The Egyptian government formally labeled the Muslim Brotherhood a terrorist group on Christmas, banning all of its activities including protests. The Obama Administration, advised by Brotherhood-friendly groups in the U.S., is unlikely to follow in Egypt’s footsteps in calling a spade a spade.
Islamists even see Thanksgiving as a time to advance their cause. In the morning, Islamists exploited the parade and in the evening, Islamists assembled in Illinois for the “Conference for Palestine in the U.S.” And one of their favorite evangelicals was there to join them.
It was Sunday, October 27, and the sun was shining just as it had every day that I had been in Nairobi. Soon I would be leaving for South Sudan. But first, I had an appointment to keep.
The National Endowment for the Humanities says it “strengthens our republic by promoting excellence in the humanities.” Apparently, the federal agency believes that funding student outreach by the International Institute of Islamic Thought (IIIT), a U.S. Muslim Brotherhood entity, fits this description.
The Muslim Public Affairs Council (MPAC) is a group with a sordid history, though it has toned down its language in recent years. It is because of this history that the Anti-Defamation League listed MPAC as one of the top 10 anti-Israel groups in 2013. MPAC responded, with the help of Jewish allies, by framing its anti-Israel agenda as “working for peace.”
The core disagreement presented here is about whether Islamists are adversaries of the West or suitable allies. If one believes that Islamists and their ideology is not a problem, then one will be dismissive of any facts about the influence of the US Muslim Brotherhood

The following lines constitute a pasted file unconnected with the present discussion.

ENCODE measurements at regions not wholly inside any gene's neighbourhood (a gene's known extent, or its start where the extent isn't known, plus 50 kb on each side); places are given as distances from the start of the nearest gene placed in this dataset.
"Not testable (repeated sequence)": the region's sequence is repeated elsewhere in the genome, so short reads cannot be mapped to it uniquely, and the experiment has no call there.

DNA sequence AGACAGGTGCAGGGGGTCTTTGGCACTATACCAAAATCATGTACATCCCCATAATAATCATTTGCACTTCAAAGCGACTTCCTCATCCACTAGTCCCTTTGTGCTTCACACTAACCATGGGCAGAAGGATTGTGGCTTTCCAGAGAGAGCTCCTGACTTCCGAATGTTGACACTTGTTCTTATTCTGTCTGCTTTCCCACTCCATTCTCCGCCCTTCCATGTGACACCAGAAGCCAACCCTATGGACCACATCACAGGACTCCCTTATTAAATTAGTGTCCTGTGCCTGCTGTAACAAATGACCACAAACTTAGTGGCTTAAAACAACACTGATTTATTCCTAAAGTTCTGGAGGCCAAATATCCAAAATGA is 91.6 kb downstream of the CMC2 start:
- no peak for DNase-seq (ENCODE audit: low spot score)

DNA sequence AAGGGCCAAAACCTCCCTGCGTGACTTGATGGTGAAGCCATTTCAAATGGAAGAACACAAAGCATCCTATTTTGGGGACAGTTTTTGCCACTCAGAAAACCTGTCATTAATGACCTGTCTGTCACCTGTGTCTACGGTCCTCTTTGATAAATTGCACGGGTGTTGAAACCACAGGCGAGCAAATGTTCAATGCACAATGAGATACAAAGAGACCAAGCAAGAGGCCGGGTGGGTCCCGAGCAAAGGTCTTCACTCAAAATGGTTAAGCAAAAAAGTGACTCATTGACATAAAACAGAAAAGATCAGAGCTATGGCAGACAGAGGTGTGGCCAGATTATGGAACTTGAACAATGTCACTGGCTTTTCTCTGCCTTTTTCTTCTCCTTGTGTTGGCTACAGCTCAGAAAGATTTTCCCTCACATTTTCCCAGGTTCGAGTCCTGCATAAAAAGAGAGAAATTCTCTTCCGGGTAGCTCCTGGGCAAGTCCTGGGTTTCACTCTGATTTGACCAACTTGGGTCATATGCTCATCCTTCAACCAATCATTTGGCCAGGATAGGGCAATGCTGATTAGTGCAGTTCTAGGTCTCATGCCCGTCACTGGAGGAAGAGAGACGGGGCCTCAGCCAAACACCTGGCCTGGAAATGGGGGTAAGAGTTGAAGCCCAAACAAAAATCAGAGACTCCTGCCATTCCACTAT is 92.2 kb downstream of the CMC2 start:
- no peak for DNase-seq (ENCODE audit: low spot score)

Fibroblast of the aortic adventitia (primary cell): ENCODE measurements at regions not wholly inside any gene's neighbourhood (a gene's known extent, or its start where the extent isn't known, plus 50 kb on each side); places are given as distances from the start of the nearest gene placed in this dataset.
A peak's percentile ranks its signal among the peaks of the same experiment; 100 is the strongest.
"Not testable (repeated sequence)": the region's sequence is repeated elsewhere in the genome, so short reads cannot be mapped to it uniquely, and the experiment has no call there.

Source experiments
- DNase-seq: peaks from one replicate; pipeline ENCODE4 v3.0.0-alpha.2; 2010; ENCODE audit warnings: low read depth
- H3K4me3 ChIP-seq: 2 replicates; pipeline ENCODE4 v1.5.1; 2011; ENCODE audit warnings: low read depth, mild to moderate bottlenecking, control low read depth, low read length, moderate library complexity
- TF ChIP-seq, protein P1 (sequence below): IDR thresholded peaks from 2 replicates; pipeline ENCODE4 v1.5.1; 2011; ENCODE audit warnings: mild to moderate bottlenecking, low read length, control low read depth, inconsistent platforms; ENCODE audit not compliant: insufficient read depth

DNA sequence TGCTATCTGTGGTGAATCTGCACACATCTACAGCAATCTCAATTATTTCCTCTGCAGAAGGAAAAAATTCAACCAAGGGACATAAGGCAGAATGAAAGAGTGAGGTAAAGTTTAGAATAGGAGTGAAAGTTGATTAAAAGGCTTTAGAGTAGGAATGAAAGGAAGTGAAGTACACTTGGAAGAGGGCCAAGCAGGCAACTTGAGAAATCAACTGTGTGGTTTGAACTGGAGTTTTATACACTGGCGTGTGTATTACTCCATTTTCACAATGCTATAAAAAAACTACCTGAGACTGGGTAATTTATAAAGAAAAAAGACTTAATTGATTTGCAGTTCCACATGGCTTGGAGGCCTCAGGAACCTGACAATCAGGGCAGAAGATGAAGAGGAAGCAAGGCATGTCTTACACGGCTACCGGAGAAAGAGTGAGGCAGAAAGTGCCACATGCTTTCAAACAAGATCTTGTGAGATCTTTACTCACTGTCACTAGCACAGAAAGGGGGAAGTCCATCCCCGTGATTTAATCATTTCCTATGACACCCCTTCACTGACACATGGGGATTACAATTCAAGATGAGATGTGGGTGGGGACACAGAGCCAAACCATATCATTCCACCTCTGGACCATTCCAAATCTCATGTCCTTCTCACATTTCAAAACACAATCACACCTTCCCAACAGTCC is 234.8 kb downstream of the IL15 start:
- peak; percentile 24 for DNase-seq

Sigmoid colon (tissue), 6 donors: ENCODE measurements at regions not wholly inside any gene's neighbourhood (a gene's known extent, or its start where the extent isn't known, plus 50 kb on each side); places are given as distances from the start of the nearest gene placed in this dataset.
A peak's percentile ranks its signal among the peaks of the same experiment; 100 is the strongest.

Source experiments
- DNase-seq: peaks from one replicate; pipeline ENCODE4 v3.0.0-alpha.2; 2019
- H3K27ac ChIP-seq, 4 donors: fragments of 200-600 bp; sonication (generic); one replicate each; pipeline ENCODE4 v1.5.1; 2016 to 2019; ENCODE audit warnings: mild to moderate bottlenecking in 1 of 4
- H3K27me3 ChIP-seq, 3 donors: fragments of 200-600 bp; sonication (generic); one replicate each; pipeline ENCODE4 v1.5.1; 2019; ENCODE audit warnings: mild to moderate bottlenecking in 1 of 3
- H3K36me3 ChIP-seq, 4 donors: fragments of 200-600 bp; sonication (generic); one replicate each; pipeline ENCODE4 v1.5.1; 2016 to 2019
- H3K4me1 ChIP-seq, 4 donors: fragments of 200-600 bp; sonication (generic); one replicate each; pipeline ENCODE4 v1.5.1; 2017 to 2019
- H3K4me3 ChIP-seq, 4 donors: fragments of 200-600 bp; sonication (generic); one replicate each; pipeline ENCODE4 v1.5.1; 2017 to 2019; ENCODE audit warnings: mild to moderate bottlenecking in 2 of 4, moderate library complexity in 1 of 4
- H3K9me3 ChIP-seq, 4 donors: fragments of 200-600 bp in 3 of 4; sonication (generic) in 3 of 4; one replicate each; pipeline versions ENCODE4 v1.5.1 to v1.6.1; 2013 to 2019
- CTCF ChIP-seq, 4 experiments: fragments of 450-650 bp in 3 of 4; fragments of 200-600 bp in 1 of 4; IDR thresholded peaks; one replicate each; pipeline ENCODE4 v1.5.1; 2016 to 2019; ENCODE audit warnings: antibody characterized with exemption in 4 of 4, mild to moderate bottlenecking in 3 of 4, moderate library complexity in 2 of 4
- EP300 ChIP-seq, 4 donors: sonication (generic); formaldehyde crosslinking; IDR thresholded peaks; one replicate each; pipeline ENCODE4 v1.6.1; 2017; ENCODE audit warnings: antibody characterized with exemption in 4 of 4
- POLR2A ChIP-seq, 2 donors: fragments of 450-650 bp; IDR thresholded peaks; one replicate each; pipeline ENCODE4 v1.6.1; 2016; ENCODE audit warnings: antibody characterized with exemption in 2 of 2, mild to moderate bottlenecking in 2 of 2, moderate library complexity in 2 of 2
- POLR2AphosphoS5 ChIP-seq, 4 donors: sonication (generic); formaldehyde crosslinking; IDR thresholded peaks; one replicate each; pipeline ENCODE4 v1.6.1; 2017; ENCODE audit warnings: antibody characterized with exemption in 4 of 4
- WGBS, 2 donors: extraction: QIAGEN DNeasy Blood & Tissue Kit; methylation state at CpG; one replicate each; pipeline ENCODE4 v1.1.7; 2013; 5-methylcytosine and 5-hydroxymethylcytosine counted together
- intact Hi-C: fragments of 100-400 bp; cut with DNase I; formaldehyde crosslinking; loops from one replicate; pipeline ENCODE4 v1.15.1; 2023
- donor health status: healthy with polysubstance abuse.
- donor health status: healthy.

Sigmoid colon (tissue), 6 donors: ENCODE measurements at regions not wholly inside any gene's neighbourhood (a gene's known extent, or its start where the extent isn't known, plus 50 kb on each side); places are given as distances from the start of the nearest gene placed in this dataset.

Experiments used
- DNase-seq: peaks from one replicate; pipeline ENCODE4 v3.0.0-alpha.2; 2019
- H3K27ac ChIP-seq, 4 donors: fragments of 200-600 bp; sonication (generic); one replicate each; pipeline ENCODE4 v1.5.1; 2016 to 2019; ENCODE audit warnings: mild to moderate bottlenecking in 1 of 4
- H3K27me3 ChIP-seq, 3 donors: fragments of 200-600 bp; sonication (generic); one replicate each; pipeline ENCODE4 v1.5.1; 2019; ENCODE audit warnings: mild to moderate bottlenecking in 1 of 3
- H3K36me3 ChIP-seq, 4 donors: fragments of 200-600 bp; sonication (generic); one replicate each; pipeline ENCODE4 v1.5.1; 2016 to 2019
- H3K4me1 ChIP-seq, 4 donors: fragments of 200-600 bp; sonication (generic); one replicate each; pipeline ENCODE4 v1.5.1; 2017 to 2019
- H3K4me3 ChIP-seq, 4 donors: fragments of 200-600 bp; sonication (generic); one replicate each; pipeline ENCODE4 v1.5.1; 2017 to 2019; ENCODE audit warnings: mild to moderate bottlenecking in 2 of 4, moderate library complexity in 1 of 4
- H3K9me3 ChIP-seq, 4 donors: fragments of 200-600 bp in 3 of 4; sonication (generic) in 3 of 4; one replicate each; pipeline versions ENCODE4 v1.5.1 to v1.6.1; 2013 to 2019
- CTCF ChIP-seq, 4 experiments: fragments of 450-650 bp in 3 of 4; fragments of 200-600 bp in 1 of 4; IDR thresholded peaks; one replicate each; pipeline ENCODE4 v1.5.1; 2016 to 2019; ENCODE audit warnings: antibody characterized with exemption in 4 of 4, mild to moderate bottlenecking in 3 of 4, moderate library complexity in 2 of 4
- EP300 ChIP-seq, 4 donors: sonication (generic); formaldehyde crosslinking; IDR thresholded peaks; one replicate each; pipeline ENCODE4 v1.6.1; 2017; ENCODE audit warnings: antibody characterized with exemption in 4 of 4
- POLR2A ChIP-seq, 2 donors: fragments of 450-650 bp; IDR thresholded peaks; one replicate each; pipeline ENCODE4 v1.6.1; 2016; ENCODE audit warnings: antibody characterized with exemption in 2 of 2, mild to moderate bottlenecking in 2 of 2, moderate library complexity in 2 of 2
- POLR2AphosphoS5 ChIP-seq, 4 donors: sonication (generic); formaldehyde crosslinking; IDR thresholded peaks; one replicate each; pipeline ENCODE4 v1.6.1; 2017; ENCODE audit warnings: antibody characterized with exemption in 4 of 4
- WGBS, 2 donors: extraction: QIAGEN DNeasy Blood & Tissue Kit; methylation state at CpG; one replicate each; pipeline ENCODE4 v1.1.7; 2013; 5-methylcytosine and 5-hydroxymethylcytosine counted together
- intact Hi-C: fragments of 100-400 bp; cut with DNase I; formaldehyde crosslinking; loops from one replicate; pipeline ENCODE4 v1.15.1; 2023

Here, Elibiary admits that the US Muslim Brotherhood existed in the late 1980s and early 1990s, but references its internal communications that complain about the group’s inability to control the Muslim-American community. After pointing out that these communications were decades ago, Elibiary says “the concept of a US Muslim Brotherhood becomes even more of an absurd overreach.”
The takeaway from this section is how Elibiary has close relationships with a wide array of American Islamist groups, even if he disagrees with some of their views. As mentioned in Part 1, internal US Muslim Brotherhood documents identify these groups as “our organizations and the organizations of our friends.”
Elibiary flatly states that he, nor any direct relative, is a member of the Muslim Brotherhood—but what does it mean to be a “member” of the Muslim Brotherhood? Groups known to be US Muslim Brotherhood entities use similar language.